Moving on to outdoor activities, we have a list of walks and outings that we are firming up.  We start the autumn with a walk at Carsington Water on Sunday, 24 September, meeting at the Sheepwash car park at 9am. The monthly Birdwatching for Beginners walk, which are attended on a regular basis by some of our members, traditionally follows a route around Stones Island and on to the Wildlife Centre, so we thought we would start this walk by exploring a different end of the reservoir to see what we can find there.

Then on Sunday, 29 October we plan a longer-range sortie – heading up to West Yorkshire to visit the St. Aidan’s RSPB Reserve, near Leeds.  Formerly an opencast coal mining area, this is now a haven for wildlife and promises to be a great day out.  The brother of one of our members is a volunteer warden at St. Aidan’s and has very kindly offered to act as a guide for us, so that should really add to what we get out of our visit.

We will meet at 10am at the reserve’s visitor centre. The address is Astley Lane, Swillington, Leeds, LS26 8AL.  Toilet facilities as well as hot drinks and light refreshments are available at the reserve, but bringing a packed lunch is recommended.  If you are intending to make the trip please let Chris Lamb know, either by phone on 01629 820890 or by email at cflamb@yahoo.co.uk.

More information can be found on the RSPB website at: https://www.rspb.org.uk/reserves-and-events/reserves-a-z/st-aidans/

In November we will be staying closer to home once again, with a visit planned to the Wyver Lane, a Derbyshire Wildlife Trust Reserve on the fringes of Belper. The precise date, time and meeting place for this walk will be advised on the website and at our indoor meetings beforehand.



By August, many chicks and adult Swifts have already left for Africa after what looks to have been a mixed breeding season across the UK, with some colonies further south doing well while others seem to have fared badly due to the cold, wet weather.

Where these conditions have been prevalent, the insect food stocks have been poor and adults have had to either favour a particular chick or abandon broods altogether, leading to the numerous reports of desperately starving and underweight swiftlets found in recent weeks.  The species needs help, so if you find a young Swift out of the nest bring them indoors and arrange a source of warmth (such as a hot water bottle filled with warm water and wrapped in a tea towel). But please don’t feed them. Then find an experienced rehabber from this list: 

  • If you live in or near Sheffield call Chet Cunago, an expert carer on 07850 799891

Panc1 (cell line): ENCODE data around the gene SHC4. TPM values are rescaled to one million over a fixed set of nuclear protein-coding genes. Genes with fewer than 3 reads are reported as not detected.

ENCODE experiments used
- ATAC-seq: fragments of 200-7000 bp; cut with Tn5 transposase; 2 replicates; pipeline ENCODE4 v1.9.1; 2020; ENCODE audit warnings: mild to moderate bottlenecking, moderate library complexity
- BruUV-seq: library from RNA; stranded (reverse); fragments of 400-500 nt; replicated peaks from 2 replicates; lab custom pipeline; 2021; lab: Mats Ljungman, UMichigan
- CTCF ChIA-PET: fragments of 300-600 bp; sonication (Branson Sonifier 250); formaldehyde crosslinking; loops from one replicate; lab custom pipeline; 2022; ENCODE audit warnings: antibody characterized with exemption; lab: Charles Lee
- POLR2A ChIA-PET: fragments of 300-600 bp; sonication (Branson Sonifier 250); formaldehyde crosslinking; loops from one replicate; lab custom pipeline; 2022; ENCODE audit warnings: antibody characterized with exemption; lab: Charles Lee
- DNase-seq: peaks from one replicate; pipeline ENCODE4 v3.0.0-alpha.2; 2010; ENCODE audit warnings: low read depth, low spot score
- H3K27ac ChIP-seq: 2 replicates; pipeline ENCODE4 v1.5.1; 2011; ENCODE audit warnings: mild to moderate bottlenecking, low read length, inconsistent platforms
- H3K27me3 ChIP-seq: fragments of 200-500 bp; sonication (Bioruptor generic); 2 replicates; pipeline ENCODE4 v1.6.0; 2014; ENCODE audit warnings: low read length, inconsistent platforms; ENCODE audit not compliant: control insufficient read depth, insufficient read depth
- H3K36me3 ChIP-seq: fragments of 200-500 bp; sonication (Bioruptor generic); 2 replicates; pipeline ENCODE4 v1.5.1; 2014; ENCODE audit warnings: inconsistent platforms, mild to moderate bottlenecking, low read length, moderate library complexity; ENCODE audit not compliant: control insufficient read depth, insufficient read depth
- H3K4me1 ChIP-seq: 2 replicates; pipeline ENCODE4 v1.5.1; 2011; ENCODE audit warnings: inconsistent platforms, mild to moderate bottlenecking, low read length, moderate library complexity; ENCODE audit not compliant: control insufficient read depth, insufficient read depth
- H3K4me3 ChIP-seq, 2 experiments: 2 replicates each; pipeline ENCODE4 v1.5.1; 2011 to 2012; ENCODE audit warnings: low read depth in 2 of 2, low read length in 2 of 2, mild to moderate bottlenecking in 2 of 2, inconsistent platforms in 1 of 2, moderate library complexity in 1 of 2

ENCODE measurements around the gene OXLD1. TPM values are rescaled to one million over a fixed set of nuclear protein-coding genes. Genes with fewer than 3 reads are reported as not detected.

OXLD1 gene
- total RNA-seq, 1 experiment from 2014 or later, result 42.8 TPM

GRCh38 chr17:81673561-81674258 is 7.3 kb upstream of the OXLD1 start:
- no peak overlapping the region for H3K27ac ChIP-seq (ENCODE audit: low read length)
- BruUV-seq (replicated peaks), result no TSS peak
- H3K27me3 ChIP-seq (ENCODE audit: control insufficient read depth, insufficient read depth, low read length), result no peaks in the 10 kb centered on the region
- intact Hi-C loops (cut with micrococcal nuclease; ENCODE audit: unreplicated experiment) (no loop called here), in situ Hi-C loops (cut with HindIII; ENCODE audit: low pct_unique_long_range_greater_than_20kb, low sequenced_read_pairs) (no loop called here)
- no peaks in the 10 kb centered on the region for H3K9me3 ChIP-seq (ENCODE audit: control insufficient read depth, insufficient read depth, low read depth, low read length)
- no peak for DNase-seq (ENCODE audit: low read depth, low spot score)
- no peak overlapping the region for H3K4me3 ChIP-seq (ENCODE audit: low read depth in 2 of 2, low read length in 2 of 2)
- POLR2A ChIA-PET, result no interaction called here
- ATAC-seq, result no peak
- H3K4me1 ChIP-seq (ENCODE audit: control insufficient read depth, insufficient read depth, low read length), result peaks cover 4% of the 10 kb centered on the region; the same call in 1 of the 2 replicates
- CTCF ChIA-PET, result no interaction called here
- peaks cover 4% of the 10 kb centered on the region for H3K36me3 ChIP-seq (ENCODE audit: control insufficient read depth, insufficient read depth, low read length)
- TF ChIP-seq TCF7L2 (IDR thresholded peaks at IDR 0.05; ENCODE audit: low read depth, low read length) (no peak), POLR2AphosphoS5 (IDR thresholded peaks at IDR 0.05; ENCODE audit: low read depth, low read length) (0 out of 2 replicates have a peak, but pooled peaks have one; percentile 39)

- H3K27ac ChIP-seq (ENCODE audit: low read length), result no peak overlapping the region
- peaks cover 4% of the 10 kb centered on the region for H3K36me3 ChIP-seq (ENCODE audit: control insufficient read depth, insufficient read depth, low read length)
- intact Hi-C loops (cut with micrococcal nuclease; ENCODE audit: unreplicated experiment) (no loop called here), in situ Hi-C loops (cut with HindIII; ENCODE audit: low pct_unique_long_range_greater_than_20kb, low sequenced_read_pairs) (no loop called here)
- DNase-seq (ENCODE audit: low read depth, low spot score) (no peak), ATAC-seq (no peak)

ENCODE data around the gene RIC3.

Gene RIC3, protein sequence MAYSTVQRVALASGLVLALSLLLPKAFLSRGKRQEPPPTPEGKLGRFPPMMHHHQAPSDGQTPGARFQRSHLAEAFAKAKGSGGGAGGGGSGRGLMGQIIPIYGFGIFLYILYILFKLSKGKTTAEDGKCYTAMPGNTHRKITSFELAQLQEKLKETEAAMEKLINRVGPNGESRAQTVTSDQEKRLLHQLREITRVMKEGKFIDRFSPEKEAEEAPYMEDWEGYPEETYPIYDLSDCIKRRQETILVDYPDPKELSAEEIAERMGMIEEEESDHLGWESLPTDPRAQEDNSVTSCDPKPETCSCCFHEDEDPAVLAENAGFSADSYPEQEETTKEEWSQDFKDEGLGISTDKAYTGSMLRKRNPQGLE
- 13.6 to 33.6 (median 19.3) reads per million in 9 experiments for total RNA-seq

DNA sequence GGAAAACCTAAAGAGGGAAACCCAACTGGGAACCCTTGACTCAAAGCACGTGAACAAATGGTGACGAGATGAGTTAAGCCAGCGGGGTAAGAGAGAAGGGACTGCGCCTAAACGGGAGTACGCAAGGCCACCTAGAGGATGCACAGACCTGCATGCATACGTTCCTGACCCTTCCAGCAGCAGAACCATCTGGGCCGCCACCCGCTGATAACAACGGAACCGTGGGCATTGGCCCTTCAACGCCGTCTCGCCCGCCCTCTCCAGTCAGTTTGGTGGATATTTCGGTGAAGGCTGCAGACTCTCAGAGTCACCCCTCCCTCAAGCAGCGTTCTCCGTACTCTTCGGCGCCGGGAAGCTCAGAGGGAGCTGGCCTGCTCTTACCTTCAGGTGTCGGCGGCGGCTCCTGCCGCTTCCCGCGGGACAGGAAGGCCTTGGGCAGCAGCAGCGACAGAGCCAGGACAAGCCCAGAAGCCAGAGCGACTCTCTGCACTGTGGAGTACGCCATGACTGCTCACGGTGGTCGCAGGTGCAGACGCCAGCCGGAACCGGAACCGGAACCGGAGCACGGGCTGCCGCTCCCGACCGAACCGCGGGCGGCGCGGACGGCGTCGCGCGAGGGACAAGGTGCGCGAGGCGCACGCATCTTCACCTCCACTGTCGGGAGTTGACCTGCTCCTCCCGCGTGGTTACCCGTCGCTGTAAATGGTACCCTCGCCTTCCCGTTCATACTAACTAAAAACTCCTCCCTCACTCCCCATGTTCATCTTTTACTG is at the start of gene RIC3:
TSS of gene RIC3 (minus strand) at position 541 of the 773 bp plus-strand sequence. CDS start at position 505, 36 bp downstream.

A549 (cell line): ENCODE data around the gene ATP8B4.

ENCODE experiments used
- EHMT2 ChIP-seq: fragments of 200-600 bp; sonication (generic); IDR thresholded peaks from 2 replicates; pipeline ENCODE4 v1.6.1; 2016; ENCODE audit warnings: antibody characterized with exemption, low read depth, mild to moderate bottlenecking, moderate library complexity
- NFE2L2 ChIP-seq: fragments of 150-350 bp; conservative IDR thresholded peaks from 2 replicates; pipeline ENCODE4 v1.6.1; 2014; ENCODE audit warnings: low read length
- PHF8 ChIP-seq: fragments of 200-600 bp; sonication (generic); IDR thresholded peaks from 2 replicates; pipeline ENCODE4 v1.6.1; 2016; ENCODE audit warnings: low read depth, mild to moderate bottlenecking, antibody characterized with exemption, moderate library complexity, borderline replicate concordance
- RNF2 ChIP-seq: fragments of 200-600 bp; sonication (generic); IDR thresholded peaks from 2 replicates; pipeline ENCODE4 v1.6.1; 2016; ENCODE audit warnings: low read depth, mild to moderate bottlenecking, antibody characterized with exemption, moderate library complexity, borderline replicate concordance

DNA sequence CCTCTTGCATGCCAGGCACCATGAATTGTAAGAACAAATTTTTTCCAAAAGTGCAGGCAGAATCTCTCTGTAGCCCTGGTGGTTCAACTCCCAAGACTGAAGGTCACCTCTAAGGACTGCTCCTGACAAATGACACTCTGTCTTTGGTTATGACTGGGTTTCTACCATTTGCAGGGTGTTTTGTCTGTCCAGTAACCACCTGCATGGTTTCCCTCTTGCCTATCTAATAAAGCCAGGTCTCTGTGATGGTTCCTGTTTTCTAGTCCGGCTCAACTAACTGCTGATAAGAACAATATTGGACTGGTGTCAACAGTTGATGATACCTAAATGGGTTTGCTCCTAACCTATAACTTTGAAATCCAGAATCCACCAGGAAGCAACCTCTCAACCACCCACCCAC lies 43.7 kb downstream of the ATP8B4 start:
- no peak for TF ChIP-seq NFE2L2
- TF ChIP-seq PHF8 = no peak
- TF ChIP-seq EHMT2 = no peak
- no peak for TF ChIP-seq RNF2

• Ashford’s Animal Rescue, Bakewell (07853 987378)
  • Overdale Vets, Buxton (www.overdalevets.co.uk)
  • Pet Samaritans, Chesterfield (www.petsamaritans.co.uk)
  • Bev Rhodes, near Ilkeston (via Nick Brown: nbrown@derbyshirewt.co.uk)
  • Swift Conservation has a list of UK rehabbers, plus useful advice about what to do when a Swift is found (www.swift-conservation.org)
  • Online/social media via www.facebook.com/groups/swiftsos/?ref=share

And appropriately enough, just a few weeks before next year’s Swifts begin to arrive back in Derbyshire (hopefully in droves), we have Andy Broadhurst from the Derbyshire Swift Conservation Project guesting at our indoor meeting on 19 March 2024 to update us on this project and suggest how people can get involved to help this fabulous species.



We have all probably felt the well-being benefits of a walk involving nature spotting, and that notion is now being harnessed by the medical profession who are trialling ‘nature prescriptions’ in Derbyshire, following a successful pilot in Scotland.

Birdsong is one of the specific aspects highlighted by the scheme being led by the RSPB and Peak District National Park Authority, which are working with two social prescribing services in the High Peak that receive referrals from 13 GP practices in the area.  “Evidence is emerging that time outdoors is good for our health,” says Buxton GP Tom Miller, who is involved in the project.

The nature prescriptions trial includes a leaflet and a calendar giving people ideas of when and where to connect with nature as a means of boosting their health and well-being.  The approach is believed to help reduce stress, fatigue, anxiety and depression, and is straightforward in being self-led by individuals from home, on their own or in organised groups.


KNOW YOUR COMMITTEE – Here are the club officials and their contact details……..





Committee Post



Email Address


Chairman and Publicity

Gary Atkins

01335 370773


Treasurer / Membership

John Follett

01332 834778



Rob Chadwick

07876 338912


Events co-ordinator

Chris Lamb

01629 820890



Louise Sykes

01335 348544


…..and the website address is:   http://www.carsingtonbirdclub.co.uk


Richard Pittam


Contact Richard via the website